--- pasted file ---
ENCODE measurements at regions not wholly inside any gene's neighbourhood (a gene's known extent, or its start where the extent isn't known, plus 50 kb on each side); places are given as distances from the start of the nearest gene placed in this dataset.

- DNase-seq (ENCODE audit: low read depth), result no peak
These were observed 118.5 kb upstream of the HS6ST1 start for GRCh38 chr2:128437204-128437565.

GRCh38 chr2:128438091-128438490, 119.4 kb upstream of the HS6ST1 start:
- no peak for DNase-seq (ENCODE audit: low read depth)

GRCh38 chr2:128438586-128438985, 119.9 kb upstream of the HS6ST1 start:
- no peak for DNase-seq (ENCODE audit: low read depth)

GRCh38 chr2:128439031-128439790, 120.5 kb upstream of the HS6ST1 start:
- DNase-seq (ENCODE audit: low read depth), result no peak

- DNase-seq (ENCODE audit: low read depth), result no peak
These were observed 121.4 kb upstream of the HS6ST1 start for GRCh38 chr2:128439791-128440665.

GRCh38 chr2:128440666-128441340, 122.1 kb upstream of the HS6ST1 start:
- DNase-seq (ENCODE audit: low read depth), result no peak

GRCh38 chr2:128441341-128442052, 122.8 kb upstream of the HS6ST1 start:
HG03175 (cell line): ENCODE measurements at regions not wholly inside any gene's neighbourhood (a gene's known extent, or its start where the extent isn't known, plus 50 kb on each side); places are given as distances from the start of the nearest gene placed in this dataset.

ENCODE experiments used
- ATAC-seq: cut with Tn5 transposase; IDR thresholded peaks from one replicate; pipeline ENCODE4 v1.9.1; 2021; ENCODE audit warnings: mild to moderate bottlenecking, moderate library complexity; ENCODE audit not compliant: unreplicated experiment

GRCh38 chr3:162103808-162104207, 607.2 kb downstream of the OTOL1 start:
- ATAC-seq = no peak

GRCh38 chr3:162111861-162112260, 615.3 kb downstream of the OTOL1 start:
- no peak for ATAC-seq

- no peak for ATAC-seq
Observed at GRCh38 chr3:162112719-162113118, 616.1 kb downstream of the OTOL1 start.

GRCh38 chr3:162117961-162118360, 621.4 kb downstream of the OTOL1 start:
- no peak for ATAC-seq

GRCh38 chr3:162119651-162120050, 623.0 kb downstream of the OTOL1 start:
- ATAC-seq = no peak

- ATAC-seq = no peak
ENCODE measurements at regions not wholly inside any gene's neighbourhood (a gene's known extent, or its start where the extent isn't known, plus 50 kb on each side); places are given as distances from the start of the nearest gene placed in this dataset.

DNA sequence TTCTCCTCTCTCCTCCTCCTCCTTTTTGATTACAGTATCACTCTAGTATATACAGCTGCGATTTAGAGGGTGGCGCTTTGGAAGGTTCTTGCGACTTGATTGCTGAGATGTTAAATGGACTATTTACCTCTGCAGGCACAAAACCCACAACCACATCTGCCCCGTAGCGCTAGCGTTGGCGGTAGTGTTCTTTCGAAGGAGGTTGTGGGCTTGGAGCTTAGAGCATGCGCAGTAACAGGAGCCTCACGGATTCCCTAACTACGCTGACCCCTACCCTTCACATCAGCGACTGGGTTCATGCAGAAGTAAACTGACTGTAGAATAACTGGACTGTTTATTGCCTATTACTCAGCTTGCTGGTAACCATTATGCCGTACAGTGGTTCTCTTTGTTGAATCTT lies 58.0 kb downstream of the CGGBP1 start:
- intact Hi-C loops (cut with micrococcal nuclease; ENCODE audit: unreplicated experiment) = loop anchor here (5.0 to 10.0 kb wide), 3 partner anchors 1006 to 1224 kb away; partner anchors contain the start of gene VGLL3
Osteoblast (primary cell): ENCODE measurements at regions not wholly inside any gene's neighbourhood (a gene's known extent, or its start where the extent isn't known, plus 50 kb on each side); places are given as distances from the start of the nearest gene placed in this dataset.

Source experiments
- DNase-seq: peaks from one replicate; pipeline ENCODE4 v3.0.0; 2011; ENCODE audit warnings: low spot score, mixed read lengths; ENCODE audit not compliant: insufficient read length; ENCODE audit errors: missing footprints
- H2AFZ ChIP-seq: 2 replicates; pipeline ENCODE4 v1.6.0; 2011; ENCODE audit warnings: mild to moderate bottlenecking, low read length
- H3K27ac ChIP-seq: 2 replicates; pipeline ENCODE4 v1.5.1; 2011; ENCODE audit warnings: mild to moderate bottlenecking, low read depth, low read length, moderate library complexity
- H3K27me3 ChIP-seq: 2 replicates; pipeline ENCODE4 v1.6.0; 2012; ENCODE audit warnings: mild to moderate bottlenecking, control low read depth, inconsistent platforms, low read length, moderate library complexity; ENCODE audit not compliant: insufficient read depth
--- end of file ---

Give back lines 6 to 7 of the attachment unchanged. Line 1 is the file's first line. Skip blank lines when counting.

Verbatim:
GRCh38 chr2:128438586-128438985, 119.9 kb upstream of the HS6ST1 start:
- no peak for DNase-seq (ENCODE audit: low read depth)